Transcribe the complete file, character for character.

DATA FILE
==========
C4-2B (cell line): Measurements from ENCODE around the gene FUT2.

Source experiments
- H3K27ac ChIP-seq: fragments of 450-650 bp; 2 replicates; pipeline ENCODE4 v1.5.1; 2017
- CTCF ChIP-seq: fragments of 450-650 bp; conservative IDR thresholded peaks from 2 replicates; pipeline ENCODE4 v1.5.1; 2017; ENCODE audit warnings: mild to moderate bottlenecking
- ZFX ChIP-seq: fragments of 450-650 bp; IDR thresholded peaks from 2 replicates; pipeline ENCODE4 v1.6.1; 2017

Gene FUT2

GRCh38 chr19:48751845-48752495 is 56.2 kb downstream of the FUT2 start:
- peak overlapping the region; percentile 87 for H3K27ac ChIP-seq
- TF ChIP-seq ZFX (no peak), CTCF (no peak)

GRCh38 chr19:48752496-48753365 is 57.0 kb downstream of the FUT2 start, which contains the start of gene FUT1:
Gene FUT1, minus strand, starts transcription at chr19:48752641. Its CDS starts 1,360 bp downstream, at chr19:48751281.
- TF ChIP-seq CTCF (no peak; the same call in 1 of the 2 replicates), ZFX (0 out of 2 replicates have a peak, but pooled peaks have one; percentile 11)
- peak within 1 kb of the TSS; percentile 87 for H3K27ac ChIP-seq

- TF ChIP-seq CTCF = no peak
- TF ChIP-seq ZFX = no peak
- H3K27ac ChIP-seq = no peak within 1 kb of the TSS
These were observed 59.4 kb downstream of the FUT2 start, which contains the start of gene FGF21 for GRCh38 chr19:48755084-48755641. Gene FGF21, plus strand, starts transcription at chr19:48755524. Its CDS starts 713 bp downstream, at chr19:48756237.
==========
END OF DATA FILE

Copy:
C4-2B (cell line): Measurements from ENCODE around the gene FUT2.

Source experiments
- H3K27ac ChIP-seq: fragments of 450-650 bp; 2 replicates; pipeline ENCODE4 v1.5.1; 2017
- CTCF ChIP-seq: fragments of 450-650 bp; conservative IDR thresholded peaks from 2 replicates; pipeline ENCODE4 v1.5.1; 2017; ENCODE audit warnings: mild to moderate bottlenecking
- ZFX ChIP-seq: fragments of 450-650 bp; IDR thresholded peaks from 2 replicates; pipeline ENCODE4 v1.6.1; 2017

Gene FUT2

GRCh38 chr19:48751845-48752495 is 56.2 kb downstream of the FUT2 start:
- peak overlapping the region; percentile 87 for H3K27ac ChIP-seq
- TF ChIP-seq ZFX (no peak), CTCF (no peak)

GRCh38 chr19:48752496-48753365 is 57.0 kb downstream of the FUT2 start, which contains the start of gene FUT1:
Gene FUT1, minus strand, starts transcription at chr19:48752641. Its CDS starts 1,360 bp downstream, at chr19:48751281.
- TF ChIP-seq CTCF (no peak; the same call in 1 of the 2 replicates), ZFX (0 out of 2 replicates have a peak, but pooled peaks have one; percentile 11)
- peak within 1 kb of the TSS; percentile 87 for H3K27ac ChIP-seq

- TF ChIP-seq CTCF = no peak
- TF ChIP-seq ZFX = no peak
- H3K27ac ChIP-seq = no peak within 1 kb of the TSS
These were observed 59.4 kb downstream of the FUT2 start, which contains the start of gene FGF21 for GRCh38 chr19:48755084-48755641. Gene FGF21, plus strand, starts transcription at chr19:48755524. Its CDS starts 713 bp downstream, at chr19:48756237.